In order to judge credibility of witnesses, an oral hearing allows the tribunal to see the witness, and judge demeanor and depth of knowledge. The courts have cited questions of credibility as being a factor favouring an oral hearing, particularly where important rights are at stake. Therefore, in situations where the credibility of an important witness is in question the Board should consider an oral hearing.

Contradictory evidence

Some courts have ruled that a tribunal has breached the rules of fairness when making a binding penalty decision on the basis of contradictory evidence without an oral hearing.

Although an oral hearing is not mandatory, if the Board faces a great deal of contradictory evidence, that circumstances may favour an oral hearing. However, if Board staff provided the subject extensive opportunity to consult and comment on such contradictory evidence, the need for the Board to provide oral representation opportunities may be reduced.

Complexity, or consideration of maps and photos, that requires discussion between parties and decision-maker.

Some courts have ruled that tribunals should consider whether the issues involved are complex or new, and therefore require “real-time” back-and-forth discussion to get to the root of the matter. A case may also require all parties to be in the same room, to allow meaningful discussion of maps and photos that are in front of everyone at the same time. Therefore, if the case involves complex evidence or complex legal/policy issues, an oral proceeding may be appropriate. If Board staff have given the subject extensive opportunity to consult and comment the need for oral representation is reduced.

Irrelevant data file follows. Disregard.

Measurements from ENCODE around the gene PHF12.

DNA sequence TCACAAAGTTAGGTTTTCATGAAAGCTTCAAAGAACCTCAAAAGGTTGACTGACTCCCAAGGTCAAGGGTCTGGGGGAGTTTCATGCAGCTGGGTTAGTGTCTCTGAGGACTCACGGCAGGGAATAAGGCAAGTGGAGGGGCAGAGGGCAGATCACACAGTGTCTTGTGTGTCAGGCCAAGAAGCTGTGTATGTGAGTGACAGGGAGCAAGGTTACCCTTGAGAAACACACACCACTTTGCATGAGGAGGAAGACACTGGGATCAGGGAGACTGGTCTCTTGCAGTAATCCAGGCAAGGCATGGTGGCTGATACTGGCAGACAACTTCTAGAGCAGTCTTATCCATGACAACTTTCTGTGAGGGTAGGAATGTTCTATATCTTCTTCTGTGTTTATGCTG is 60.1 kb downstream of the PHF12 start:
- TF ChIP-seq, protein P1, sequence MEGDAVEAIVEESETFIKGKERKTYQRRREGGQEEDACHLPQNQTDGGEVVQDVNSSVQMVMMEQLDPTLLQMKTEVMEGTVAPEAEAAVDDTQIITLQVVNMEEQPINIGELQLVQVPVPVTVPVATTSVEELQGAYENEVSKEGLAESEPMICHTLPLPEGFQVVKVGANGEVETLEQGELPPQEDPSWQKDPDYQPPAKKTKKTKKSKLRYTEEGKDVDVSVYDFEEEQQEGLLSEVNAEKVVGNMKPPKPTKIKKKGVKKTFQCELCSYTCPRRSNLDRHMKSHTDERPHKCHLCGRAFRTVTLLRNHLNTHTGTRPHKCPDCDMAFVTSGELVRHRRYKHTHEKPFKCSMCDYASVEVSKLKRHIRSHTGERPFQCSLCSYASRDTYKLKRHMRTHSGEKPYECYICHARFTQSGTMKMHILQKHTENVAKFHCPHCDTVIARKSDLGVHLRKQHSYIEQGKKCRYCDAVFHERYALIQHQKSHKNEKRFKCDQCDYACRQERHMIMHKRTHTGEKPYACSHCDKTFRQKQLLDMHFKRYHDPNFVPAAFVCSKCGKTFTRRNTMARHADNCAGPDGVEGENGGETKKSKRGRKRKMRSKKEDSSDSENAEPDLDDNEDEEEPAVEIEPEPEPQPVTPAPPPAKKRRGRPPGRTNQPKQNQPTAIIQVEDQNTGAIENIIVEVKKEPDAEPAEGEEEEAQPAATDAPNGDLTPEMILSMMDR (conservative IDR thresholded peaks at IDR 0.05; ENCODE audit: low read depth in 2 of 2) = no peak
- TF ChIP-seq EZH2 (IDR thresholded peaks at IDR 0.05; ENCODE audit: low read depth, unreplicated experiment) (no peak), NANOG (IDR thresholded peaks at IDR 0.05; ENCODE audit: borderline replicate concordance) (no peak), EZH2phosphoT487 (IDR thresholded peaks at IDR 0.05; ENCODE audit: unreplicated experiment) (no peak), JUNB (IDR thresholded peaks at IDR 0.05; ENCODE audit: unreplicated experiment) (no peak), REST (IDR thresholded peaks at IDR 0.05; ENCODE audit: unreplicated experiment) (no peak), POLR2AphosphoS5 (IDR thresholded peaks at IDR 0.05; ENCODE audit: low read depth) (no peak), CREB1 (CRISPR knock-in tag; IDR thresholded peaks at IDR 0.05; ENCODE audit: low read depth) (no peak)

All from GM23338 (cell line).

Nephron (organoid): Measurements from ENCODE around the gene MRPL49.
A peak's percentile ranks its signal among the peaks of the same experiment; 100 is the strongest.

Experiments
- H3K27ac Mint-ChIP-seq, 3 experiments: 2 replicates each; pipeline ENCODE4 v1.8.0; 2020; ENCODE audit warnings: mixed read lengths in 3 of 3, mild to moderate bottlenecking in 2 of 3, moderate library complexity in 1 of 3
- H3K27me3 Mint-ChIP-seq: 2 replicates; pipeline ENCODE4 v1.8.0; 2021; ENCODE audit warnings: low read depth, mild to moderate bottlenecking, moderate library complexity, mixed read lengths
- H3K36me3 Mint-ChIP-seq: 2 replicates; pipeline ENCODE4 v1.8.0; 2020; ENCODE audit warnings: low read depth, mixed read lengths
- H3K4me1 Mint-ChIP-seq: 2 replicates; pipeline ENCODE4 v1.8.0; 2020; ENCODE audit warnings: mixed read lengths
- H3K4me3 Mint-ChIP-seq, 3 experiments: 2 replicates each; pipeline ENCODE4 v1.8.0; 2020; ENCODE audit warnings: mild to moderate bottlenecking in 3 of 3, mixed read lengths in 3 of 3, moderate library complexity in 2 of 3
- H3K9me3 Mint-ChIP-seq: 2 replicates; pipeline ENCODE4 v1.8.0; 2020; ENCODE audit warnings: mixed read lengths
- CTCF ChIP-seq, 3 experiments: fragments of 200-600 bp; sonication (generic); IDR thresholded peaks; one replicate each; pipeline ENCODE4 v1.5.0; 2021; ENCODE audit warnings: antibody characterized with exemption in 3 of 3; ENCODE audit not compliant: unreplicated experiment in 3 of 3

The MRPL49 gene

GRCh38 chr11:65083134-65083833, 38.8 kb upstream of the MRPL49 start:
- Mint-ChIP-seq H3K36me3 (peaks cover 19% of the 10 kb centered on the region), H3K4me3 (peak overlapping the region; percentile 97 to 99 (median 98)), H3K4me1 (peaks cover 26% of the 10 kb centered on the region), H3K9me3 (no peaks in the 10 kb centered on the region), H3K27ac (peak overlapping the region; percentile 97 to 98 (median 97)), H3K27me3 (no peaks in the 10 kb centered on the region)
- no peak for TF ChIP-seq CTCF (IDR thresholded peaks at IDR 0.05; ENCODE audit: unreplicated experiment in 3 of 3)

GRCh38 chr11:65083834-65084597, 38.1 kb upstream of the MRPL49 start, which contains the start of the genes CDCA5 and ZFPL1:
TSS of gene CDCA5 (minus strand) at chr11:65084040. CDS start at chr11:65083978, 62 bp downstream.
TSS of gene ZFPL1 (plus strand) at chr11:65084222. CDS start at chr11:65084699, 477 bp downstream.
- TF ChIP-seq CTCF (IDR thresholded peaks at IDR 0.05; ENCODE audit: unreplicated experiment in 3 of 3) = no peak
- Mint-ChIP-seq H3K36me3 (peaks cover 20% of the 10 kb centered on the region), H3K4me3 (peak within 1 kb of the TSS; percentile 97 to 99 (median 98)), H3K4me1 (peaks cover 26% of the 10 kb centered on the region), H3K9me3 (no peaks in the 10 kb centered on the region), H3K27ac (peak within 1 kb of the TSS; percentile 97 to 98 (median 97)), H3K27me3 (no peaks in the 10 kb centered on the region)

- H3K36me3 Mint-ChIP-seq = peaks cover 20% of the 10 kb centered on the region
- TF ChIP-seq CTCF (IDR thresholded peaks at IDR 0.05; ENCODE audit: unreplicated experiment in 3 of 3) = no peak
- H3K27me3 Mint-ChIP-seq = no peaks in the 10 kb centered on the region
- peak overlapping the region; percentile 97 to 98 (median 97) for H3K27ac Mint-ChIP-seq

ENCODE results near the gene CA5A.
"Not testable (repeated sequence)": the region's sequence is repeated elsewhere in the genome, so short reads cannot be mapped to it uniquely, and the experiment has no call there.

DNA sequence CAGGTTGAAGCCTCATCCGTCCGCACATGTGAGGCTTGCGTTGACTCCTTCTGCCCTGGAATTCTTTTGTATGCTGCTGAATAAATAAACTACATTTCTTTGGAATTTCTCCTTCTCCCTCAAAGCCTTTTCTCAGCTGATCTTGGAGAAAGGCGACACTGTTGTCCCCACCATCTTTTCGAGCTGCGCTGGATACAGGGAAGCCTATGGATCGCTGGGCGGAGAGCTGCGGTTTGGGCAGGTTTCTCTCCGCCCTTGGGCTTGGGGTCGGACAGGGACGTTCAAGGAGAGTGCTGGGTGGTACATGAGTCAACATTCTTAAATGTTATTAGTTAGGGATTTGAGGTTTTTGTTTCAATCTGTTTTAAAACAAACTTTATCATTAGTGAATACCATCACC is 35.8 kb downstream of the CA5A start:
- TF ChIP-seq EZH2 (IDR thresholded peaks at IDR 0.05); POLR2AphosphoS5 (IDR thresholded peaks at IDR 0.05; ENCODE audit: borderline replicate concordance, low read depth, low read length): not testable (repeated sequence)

Will significant new information become available through oral hearings that would otherwise not become available? Is there a reason this information was not brought forward earlier in the process?
If an oral hearing will make it possible for the subject to present significant new information that was not presented earlier, this may favour an oral proceeding. However, the subject of a Board report will often have a number of opportunities to respond to the issues underlying a potentially adverse comment before the formal representations stage. In such situations the Board may ask why this new information was not provided earlier in the process.

Time and cost savings of written proceedings

The use of written proceedings in certain situations can provide time and cost savings without reducing the fairness of a proceeding. This process can eliminate travel time and costs for those making representations, as well as for Board members and staff. Written proceedings can also take less time to complete.

For situations where it is determined that a written proceeding will not reduce time and costs, oral proceedings should be used. As well, use of telephone communication to support written proceedings can help in situations where simultaneous oral communication is necessary and a visual component is not needed.